Baghdad and Ankara have agreed that oil exports from anywhere in Iraq need the central government’s approval, Iraq’s deputy prime minister for energy said, after a bi-lateral meeting aimed at solving a row over Kurdish energy resources.
“We agree that any exports must be with the approval of the Iraqi government and we will discuss the mechanism,” Hussain
al-Shahristani said after a meeting with Turkey’s Energy Minister Taner Yildiz in Baghdad.
Yildiz was in Iraq to discuss Ankara’s energy deals with Iraq’s autonomous Kurdish region that the central government says are illegal.
Taner Yildiz met on Sunday with Hussain al-Shahristani, Iraq’s deputy prime minister for energy, to discuss the latest developments with a pipeline between Basra and Ceyhan.
Turkey’s courtship of the Kurdish region has infuriated the central government in Baghdad, which says it has the sole authority to manage Iraqi energy resources.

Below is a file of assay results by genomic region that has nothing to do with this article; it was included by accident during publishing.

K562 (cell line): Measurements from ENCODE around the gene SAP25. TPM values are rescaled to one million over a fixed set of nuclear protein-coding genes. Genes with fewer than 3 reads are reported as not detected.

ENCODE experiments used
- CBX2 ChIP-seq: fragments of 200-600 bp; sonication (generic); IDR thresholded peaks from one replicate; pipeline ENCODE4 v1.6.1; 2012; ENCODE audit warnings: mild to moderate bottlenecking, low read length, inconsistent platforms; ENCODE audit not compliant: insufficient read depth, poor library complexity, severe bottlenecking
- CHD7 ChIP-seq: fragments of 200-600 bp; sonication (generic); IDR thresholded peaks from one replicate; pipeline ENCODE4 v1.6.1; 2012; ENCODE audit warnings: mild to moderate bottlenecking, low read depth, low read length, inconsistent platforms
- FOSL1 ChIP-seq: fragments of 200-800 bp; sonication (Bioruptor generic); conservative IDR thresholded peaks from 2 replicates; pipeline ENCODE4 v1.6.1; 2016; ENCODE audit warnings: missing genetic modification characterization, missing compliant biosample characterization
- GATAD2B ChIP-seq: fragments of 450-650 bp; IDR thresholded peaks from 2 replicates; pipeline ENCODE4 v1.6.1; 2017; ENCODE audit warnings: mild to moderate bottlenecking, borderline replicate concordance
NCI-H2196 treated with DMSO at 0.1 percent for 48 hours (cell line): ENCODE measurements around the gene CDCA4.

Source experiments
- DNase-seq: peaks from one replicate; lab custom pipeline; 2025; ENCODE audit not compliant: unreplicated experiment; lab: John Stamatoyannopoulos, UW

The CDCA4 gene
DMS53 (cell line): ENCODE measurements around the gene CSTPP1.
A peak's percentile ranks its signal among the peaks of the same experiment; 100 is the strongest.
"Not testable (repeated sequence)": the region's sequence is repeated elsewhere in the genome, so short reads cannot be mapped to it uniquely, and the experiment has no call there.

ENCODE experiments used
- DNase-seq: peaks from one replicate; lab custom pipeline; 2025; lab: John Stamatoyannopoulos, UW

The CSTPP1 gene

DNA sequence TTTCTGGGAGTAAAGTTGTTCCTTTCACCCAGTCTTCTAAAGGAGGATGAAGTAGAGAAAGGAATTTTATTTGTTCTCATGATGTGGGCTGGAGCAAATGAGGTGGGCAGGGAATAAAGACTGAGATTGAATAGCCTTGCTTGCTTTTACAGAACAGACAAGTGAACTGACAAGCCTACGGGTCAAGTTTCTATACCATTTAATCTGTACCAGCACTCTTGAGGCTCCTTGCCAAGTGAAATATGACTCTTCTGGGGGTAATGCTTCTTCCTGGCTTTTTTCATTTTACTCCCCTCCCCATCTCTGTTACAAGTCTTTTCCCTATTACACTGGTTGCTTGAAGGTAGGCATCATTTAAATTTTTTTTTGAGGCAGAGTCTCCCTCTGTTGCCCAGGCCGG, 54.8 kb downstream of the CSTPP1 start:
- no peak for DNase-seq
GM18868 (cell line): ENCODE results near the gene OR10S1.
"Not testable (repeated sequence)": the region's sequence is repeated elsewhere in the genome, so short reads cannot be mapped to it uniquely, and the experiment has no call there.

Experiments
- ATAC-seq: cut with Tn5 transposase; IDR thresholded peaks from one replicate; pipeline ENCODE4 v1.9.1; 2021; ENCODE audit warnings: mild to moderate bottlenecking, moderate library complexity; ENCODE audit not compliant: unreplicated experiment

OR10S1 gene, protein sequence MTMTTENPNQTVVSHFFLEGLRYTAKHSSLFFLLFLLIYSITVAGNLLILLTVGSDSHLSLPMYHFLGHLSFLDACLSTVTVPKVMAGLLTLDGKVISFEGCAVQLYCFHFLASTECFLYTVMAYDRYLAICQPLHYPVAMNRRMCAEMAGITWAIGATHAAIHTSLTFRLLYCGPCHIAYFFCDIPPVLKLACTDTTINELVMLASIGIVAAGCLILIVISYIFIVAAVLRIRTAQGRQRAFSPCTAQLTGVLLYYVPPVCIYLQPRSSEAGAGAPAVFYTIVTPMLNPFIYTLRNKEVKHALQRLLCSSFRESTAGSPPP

Shahristani had said on Thursday that any energy deal with Arbil would be “an encroachment on the sovereignty of Iraq”.
Turkey and Iraqi Kurdistan signed a multi-billion-dollar energy package last week, sources close to the deal said on Friday that will help transform the Iraqi region into an oil and gas powerhouse.
Turkey’s foreign ministry said on Saturday that Ankara and Arbil had “agreed on some trade deals” but had yet to finalise them and said Turkey would seek Baghdad’s cooperation on the issue.
Fears of a break-up
Baghdad says Kurdish efforts towards oil independence could lead to the break up of the country and the dispute has also caused concern in Washington.
It remained unclear whether Yildiz will then travel to Arbil to attend an energy conference to be held this week, the official said, and added that the decision would be made in line with developments.
It will be Yildiz’s first visit to Iraq since his plane was denied permission to land by Baghdad late last year when he tried to attend an energy conference in Arbil.
Turkey, hungry for energy and dependent on imports for almost all of its needs, says Iraqi Kurdistan’s resources will help diversify its energy supplies and reduce its ballooning $60bn annual energy bill.